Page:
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TALLAHASSEE – The word “Precision,” in the Sunshine State Games Sport Shooting event, Precision Pistol Championships, is no joke.

The nine competitors at the Wyoming Antelope Club, in Clearwater, fired a total of 270 shots from distances of 25 and 50 yards.  Shots are fired in time frames ranging from 10 seconds to 10 minutes.  One final thing, all shooters are required to stand and are not permitted to lean or touch anything while firing with one hand only.

It’s an effort in precision, concentration and focus.

For the last two years, Tim Goszka, has mastered those characteristics and has recorded the overall high score in the event.

Goszka tallied a score of 2528, shooting with three different pistols, a .22 caliber, center fire and a .45 caliber pistol.  His best round came in the .22 caliber, with a first-round score of 856.  He scored an 840 in center fire pistol second round and an 832 in the final .45 caliber round. His score was 35 points ahead of the next best shooter, James Hensler, and he hit the 1 ½ inch center X-ring of the target 70 times.

In 2019, he posted a top overall score of 2544 with 81 X-ring shots.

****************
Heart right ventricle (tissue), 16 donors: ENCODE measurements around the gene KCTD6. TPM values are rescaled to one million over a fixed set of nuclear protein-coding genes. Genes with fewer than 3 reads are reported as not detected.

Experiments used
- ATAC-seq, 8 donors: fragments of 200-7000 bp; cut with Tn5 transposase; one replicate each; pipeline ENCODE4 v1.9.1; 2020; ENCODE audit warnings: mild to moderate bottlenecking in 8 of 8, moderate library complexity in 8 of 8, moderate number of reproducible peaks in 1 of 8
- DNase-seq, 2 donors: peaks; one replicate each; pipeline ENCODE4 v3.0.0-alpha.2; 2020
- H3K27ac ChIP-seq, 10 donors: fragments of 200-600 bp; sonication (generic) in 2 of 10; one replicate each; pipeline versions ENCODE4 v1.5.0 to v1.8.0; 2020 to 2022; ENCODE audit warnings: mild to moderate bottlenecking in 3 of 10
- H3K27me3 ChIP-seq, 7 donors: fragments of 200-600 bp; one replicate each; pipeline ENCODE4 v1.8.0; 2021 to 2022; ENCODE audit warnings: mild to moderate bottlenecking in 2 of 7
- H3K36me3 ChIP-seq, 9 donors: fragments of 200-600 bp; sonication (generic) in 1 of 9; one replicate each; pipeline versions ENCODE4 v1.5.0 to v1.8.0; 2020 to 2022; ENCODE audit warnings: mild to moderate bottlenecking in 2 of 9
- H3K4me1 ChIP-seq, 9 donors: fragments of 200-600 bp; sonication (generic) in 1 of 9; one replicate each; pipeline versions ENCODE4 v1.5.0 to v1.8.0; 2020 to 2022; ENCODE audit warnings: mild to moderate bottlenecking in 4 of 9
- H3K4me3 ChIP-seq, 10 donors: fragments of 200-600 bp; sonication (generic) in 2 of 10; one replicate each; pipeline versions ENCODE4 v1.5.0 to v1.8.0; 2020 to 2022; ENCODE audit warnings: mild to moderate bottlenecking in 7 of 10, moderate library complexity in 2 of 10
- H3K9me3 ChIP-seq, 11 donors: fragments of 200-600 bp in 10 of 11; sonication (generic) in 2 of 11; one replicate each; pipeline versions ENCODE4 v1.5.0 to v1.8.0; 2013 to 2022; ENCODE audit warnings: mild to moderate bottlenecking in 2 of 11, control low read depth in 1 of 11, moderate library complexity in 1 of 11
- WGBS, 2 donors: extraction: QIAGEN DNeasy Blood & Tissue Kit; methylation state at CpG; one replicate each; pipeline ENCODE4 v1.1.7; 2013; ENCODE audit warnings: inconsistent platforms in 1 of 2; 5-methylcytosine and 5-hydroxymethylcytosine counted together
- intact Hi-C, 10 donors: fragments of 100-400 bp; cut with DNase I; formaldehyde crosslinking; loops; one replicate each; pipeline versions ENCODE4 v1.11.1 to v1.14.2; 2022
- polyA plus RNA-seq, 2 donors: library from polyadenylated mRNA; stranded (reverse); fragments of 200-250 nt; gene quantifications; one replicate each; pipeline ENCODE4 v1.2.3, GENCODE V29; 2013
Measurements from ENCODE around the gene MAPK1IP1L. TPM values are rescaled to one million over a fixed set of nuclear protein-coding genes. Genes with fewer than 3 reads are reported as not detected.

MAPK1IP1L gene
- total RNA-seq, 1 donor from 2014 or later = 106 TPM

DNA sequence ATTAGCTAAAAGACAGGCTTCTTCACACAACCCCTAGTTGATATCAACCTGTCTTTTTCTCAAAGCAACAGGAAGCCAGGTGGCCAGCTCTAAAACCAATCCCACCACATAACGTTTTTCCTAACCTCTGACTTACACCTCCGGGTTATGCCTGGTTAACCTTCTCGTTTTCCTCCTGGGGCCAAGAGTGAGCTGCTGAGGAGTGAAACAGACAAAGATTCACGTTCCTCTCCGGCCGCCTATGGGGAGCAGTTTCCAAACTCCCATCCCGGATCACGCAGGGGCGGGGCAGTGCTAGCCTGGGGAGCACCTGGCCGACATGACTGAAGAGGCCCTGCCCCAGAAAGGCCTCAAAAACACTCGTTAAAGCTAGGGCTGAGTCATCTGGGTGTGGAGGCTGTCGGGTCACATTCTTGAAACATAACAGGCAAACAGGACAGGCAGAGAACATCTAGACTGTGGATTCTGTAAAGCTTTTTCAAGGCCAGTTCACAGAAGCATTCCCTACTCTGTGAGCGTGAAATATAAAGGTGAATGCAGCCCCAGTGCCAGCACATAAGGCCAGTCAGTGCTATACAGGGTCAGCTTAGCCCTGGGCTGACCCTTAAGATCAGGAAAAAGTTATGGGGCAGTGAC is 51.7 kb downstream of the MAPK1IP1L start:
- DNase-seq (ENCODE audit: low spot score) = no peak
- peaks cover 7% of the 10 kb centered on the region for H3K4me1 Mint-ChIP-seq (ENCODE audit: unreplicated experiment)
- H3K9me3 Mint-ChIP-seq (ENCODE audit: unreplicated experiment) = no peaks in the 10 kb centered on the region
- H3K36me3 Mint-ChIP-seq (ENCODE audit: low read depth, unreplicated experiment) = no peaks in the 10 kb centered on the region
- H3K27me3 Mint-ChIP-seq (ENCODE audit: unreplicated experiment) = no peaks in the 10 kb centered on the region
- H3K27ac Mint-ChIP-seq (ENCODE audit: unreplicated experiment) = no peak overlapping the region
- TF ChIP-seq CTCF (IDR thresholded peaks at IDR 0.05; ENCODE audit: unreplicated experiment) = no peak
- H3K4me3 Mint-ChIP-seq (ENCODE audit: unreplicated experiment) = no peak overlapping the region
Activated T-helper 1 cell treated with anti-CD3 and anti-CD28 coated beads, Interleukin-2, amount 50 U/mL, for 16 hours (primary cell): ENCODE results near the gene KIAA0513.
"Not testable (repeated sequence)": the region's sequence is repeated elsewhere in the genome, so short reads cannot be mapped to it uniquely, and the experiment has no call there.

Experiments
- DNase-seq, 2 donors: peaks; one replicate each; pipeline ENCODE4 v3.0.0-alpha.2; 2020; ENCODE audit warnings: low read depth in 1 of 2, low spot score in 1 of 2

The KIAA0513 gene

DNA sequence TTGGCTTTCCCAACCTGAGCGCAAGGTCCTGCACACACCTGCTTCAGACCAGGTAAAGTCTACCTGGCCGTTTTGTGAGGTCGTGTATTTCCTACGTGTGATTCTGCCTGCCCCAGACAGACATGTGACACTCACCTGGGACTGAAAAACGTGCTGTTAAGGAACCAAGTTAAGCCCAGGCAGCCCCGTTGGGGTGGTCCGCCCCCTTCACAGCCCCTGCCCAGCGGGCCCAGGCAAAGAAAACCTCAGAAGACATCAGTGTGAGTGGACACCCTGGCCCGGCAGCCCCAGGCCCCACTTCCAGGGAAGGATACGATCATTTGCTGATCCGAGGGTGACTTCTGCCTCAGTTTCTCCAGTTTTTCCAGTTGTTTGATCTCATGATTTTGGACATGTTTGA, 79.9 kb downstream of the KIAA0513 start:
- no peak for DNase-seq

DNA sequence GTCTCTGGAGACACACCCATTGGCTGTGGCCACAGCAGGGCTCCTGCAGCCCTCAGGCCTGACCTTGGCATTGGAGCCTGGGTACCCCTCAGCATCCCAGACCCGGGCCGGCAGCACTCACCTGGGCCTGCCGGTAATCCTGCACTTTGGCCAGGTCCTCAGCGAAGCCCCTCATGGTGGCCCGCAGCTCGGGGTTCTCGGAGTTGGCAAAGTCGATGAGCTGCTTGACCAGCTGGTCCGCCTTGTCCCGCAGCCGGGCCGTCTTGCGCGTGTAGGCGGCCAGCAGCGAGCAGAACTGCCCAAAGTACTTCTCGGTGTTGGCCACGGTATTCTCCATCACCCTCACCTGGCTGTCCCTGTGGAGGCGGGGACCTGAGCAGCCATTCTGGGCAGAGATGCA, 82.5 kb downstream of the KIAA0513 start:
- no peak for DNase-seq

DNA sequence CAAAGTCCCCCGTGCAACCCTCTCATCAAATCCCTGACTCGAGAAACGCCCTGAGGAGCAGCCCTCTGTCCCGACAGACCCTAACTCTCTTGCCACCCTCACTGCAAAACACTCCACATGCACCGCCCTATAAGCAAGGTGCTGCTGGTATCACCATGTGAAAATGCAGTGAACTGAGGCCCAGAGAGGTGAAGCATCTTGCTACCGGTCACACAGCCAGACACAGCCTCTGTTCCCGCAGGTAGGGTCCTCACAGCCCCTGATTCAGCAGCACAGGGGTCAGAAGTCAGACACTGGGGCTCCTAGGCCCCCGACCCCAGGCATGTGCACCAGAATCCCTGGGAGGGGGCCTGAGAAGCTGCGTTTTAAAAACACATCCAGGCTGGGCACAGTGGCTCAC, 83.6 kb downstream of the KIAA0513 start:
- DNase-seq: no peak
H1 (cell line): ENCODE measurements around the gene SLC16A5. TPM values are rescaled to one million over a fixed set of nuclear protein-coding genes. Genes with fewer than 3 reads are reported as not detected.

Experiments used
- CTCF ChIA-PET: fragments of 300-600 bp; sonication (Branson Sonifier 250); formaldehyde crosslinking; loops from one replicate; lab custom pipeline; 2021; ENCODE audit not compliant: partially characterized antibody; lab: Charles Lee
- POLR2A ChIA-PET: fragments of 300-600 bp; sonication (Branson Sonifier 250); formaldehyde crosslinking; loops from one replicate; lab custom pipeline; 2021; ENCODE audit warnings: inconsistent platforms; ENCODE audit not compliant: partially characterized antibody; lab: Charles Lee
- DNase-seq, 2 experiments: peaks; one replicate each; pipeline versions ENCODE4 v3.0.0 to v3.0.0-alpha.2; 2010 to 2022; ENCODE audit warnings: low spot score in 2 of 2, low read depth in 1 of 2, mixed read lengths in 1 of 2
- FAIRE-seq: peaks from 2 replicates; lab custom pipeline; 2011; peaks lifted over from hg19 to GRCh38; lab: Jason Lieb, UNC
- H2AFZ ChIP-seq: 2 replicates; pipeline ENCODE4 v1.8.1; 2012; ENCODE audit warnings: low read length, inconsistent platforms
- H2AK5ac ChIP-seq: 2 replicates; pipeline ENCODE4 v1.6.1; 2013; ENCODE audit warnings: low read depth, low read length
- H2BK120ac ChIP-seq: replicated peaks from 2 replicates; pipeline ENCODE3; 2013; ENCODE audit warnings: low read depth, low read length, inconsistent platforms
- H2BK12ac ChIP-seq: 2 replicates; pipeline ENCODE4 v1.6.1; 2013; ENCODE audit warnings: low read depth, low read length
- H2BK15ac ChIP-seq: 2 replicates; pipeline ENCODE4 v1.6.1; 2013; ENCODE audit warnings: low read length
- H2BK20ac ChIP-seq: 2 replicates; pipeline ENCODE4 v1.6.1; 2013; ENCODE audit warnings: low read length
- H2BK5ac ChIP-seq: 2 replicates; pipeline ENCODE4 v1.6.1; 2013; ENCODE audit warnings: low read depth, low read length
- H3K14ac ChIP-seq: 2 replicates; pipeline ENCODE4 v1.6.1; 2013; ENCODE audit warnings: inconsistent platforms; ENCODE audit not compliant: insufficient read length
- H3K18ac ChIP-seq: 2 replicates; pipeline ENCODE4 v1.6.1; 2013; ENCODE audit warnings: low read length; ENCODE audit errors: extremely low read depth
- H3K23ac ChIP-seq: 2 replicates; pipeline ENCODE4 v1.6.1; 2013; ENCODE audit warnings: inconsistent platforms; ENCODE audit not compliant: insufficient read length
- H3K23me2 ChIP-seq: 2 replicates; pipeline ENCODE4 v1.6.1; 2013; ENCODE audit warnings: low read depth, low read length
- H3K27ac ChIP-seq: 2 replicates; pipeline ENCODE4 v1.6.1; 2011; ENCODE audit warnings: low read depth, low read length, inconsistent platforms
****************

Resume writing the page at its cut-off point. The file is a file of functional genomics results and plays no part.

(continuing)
“I lucked out again,” Goszka said following his performance. “I’m just a regular guy who has practiced and studied the sport.  About 20 years ago, I had a pistol coach and learned good habits. If you’re going to do anything well, you have to do things correctly.”

Precision pistol shooting is an effort where the shooters have to concentrate for many hours as well has possess a degree of physical stamina.  Goszka noted that the event held on Saturday, November 1, began at 9:00 a.m. and lasted until about 2:00 p.m.

Besides his physical preparation for competition that includes yoga and weight training, he is mentally prepared as well.  He finds sport shooting competitions, “very meditative.”

“You can’t be thinking, ‘Did I file my income taxes properly,’ while you’re out there shooting,” Goszka said. “I find it very enjoyable and relaxing.”

When not honing his skills at a range in Ruskin, near his Sun City Center home, Goszka practices, “dry firing,” that involves aiming the gun at a target with no ammunition and squeezing the trigger.

“It really helps with concentration and trigger control,” he said.

While Goszka’s successes with a pistol in the Sunshine State Games are well documented, he won’t be shooting in any other of the disciplines offered in the annual Olympic-style Sports Festival.

“I’m a one-trick pony,” he said with a laugh. “It would be ugly if I was out there with a rifle or shotgun.”

Tim Goszka is quite precise in his one trick and he’s got the gold medals to back it up.